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This report is taken from PN Review 108, Volume 22 Number 4, March - April 1996.

'Guild' Critics and Populism in American Poetry David C. Ward

Last winter The New Yorker's distinguished dance critic Arlene Croce refused to review Bill T. Jones's new ballet Still/Here, whose subject is (but is not only) AIDS. Rather, she reviewed it even though she hadn't seen it because she already knew she didn't need to see it in order to condemn it. Got that? For Croce, Still/Here was victim art which refused to acknowledge the division of art and life, mawkishly pandered to our sympathy for PWA, and made criticism impossible since you can't critique victims of a plague. Whatever the details of Croce's argument (and she had some sharp things to say about art and identity) she abrogated the basic function of the critic: to engage the culture. She refused to see. But Croce was no scandalized dowager averting her eyes. Otherwise she wouldn't have written her 'review'. Croce wants not to see by having those who offend her - those awful people, those 'others' - eradicated. She wants them not to speak. Even while she speaks to and for them.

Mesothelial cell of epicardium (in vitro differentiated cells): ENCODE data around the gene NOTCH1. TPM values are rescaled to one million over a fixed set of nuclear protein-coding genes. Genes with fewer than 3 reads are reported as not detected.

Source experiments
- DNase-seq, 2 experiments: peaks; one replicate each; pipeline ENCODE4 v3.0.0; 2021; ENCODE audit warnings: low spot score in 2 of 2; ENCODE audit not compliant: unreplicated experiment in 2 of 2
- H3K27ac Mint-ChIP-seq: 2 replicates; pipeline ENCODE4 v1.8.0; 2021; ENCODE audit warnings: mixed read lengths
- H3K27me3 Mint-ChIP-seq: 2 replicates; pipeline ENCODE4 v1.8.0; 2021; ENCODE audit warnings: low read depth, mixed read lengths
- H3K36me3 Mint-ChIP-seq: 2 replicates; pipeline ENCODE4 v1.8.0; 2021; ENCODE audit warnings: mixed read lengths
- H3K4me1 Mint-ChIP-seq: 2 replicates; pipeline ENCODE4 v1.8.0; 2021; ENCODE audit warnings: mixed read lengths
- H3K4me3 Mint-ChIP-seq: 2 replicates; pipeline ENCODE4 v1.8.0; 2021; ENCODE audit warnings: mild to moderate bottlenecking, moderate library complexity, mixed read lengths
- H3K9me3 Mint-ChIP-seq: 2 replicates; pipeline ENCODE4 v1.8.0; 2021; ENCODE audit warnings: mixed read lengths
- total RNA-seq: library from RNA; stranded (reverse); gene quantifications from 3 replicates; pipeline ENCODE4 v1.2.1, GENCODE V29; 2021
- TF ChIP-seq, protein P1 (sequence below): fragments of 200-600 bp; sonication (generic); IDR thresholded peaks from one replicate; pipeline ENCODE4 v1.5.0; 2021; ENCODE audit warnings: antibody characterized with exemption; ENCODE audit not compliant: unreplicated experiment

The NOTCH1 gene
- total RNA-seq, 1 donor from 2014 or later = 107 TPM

Croce's pronunciamento against Still/Here is important as the most elegant, and intellectually coherent, expression of the conservative doctrine of repressive intolerance. (It is also a wonderful example of the critic's ego confusing herself with an artist; no crowd ever packed Carnegie Hall to hear Arlene Croce!) From the gag rule on abortion (doctors who get Federal funding cannot counsel women about abortion) to over-the-top hysteria about sex and violence in records, TV and movies, the ...

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